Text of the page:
DUE: Wednesday, 19 February, 12:00 noon
Create a 3D outdoor scene with changing lighting, texture, and fog.
The scene should:
- be some sort of outdoor scene - city, forest, beach, whatever.
- have a ground plane that is at least 100 x 100 units.
- have at least four distinct objects at different locations, on
the ground - e.g. buildings, trees, a mountain, telephone poles,
ancient Greek ruins, etc. They don't have to be especially realistic.
- use lighting. All of the objects and ground must have materials
- have changing lighting that represents the changing time of day.
There should be both day and night periods - during the day, the sun
(a full intensity light source) should move across the sky; during the
night, the moon (a lower intensity light) should move across the sky.
At a minimum, the light source should move in a line, from (-100, 50, 0) to
(100, 50, 0). The day & night periods should be about 10-20 seconds
long, and must repeat continually.
- change the sky color based on the time of day - light blue during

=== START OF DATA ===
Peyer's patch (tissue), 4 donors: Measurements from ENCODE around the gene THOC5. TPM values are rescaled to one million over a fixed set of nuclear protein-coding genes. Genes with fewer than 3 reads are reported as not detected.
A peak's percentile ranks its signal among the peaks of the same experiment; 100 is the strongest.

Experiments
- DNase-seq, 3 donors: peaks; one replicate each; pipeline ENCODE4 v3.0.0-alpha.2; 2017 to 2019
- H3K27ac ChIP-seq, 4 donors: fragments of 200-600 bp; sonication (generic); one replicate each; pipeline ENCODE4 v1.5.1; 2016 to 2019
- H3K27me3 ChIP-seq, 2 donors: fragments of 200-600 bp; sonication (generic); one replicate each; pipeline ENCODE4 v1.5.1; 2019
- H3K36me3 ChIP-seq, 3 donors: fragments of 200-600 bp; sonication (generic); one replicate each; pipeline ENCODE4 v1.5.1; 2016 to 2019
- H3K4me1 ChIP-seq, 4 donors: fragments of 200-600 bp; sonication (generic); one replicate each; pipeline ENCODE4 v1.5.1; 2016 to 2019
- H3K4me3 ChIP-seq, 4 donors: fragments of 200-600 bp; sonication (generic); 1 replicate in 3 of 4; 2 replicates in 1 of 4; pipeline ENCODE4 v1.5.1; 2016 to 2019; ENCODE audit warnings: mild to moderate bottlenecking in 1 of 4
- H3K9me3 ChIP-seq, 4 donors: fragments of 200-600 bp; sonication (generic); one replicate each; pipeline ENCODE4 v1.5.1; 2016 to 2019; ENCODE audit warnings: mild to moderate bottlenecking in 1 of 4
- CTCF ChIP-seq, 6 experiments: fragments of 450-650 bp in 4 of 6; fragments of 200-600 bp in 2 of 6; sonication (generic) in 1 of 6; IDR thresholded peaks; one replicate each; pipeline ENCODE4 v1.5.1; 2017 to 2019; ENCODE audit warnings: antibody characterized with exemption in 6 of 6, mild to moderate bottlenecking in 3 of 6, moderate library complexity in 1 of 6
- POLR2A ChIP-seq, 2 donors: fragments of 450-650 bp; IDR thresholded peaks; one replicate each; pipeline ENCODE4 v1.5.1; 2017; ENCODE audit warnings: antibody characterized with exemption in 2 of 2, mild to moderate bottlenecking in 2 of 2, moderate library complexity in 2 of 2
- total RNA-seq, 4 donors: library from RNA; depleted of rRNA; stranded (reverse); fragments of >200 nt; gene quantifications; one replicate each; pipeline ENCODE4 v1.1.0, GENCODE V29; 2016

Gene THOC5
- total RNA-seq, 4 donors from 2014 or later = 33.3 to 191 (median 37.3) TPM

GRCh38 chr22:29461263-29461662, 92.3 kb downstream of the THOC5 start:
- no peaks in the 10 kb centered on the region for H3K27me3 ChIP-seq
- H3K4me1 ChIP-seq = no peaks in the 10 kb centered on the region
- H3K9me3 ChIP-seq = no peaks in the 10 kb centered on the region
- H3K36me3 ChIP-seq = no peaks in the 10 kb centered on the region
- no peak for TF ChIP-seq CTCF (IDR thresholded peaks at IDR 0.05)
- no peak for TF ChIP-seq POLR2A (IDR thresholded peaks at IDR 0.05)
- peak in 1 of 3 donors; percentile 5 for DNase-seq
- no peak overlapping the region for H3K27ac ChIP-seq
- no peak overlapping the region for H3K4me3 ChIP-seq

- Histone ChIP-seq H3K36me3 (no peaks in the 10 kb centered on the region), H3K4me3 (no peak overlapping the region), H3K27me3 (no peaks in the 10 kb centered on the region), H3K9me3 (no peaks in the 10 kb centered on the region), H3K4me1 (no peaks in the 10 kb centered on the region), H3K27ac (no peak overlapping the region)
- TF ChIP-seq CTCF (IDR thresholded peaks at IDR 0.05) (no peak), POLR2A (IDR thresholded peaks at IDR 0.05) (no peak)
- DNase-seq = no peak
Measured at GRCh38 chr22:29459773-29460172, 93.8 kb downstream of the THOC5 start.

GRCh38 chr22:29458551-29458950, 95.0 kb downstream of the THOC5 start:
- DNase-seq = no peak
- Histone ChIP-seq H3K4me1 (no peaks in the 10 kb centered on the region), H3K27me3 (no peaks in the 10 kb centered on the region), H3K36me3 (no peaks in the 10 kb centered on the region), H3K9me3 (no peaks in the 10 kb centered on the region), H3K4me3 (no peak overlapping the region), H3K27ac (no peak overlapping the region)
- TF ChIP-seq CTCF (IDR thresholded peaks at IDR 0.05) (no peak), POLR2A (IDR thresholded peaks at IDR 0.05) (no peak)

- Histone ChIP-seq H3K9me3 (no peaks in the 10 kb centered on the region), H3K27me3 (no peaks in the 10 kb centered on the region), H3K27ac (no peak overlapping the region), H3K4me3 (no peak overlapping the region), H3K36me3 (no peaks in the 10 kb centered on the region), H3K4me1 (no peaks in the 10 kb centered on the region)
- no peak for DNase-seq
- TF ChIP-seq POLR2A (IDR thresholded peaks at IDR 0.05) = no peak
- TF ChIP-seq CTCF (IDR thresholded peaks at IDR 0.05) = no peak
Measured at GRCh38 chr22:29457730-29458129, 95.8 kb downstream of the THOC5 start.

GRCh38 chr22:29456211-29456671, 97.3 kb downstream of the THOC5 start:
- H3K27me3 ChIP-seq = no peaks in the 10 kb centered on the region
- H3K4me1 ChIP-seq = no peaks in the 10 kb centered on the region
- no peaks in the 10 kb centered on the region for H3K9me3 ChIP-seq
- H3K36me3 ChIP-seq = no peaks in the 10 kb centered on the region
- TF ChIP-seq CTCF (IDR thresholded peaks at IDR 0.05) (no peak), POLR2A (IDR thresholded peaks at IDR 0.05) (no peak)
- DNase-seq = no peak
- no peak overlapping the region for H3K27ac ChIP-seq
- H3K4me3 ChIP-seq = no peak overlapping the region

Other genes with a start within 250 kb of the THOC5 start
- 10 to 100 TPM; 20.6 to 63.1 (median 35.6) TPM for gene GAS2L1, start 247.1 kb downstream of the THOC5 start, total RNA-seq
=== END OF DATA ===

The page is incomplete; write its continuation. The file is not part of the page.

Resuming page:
daytime, black at night.
- include some light fog. Make sure it matches the sky color.
- use at least one texture map on one of the objects.
The movement of the light source must be dynamic. i.e. I should be able to
start the program and see it changing continuously, without requiring any
sort of keyboard / mouse input.
Some optional features (for extra credit):
- Move the sun & moon in an arc, rather than a straight line.
- Draw a representation of the sun & moon, at the same position
as the light source. These can be spheres, or something more abstract;
they should either be drawn without lighting, or with emission.
- Change the sky color smoothly at sunrise & sunset. e.g. have
it gradually change from blue to red to black as the sun reaches the
end of its motion.
- Include camera controls that let one drive around in the scene -
up arrow moves forward, down arrow moves back, left & right arrows
You're free to use any of the code samples that I've presented in class,
as well as any of the toolkit classes that we will be creating next
week (10/12 Feb). You can also use this as the starting point for your
semester project, if it fits.
Turn in the project in the usual manner - create a tar file, and
copy it to /home/dms/dave/424/in/04/.